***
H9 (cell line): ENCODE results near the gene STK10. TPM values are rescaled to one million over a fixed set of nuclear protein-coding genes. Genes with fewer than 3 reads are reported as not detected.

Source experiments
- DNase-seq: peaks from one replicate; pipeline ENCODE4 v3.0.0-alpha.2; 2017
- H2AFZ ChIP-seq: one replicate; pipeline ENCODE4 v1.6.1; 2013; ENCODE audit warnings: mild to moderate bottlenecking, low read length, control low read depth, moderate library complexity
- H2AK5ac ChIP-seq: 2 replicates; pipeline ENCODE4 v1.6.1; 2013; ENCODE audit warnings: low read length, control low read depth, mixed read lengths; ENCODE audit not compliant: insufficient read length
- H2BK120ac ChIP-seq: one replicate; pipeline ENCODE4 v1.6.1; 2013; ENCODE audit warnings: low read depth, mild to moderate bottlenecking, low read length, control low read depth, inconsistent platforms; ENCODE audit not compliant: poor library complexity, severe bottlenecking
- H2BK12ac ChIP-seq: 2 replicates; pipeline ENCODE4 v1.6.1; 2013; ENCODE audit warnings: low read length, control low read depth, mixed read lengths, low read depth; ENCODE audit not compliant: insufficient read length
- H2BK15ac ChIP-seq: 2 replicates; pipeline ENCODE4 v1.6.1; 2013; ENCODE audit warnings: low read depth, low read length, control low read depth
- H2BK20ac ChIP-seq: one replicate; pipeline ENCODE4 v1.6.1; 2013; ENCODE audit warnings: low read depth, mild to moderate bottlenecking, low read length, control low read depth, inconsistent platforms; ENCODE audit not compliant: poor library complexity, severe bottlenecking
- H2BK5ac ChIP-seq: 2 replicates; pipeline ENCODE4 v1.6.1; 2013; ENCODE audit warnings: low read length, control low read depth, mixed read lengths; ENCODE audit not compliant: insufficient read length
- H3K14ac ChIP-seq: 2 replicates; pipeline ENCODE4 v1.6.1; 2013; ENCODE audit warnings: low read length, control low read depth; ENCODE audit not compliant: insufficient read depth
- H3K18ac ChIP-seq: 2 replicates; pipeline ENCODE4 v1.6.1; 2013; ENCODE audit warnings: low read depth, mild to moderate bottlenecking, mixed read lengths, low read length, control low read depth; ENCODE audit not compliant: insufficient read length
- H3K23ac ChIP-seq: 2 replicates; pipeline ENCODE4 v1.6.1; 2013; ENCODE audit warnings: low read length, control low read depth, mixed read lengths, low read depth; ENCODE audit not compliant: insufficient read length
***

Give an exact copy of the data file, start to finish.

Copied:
H9 (cell line): ENCODE results near the gene STK10. TPM values are rescaled to one million over a fixed set of nuclear protein-coding genes. Genes with fewer than 3 reads are reported as not detected.

Source experiments
- DNase-seq: peaks from one replicate; pipeline ENCODE4 v3.0.0-alpha.2; 2017
- H2AFZ ChIP-seq: one replicate; pipeline ENCODE4 v1.6.1; 2013; ENCODE audit warnings: mild to moderate bottlenecking, low read length, control low read depth, moderate library complexity
- H2AK5ac ChIP-seq: 2 replicates; pipeline ENCODE4 v1.6.1; 2013; ENCODE audit warnings: low read length, control low read depth, mixed read lengths; ENCODE audit not compliant: insufficient read length
- H2BK120ac ChIP-seq: one replicate; pipeline ENCODE4 v1.6.1; 2013; ENCODE audit warnings: low read depth, mild to moderate bottlenecking, low read length, control low read depth, inconsistent platforms; ENCODE audit not compliant: poor library complexity, severe bottlenecking
- H2BK12ac ChIP-seq: 2 replicates; pipeline ENCODE4 v1.6.1; 2013; ENCODE audit warnings: low read length, control low read depth, mixed read lengths, low read depth; ENCODE audit not compliant: insufficient read length
- H2BK15ac ChIP-seq: 2 replicates; pipeline ENCODE4 v1.6.1; 2013; ENCODE audit warnings: low read depth, low read length, control low read depth
- H2BK20ac ChIP-seq: one replicate; pipeline ENCODE4 v1.6.1; 2013; ENCODE audit warnings: low read depth, mild to moderate bottlenecking, low read length, control low read depth, inconsistent platforms; ENCODE audit not compliant: poor library complexity, severe bottlenecking
- H2BK5ac ChIP-seq: 2 replicates; pipeline ENCODE4 v1.6.1; 2013; ENCODE audit warnings: low read length, control low read depth, mixed read lengths; ENCODE audit not compliant: insufficient read length
- H3K14ac ChIP-seq: 2 replicates; pipeline ENCODE4 v1.6.1; 2013; ENCODE audit warnings: low read length, control low read depth; ENCODE audit not compliant: insufficient read depth
- H3K18ac ChIP-seq: 2 replicates; pipeline ENCODE4 v1.6.1; 2013; ENCODE audit warnings: low read depth, mild to moderate bottlenecking, mixed read lengths, low read length, control low read depth; ENCODE audit not compliant: insufficient read length
- H3K23ac ChIP-seq: 2 replicates; pipeline ENCODE4 v1.6.1; 2013; ENCODE audit warnings: low read length, control low read depth, mixed read lengths, low read depth; ENCODE audit not compliant: insufficient read length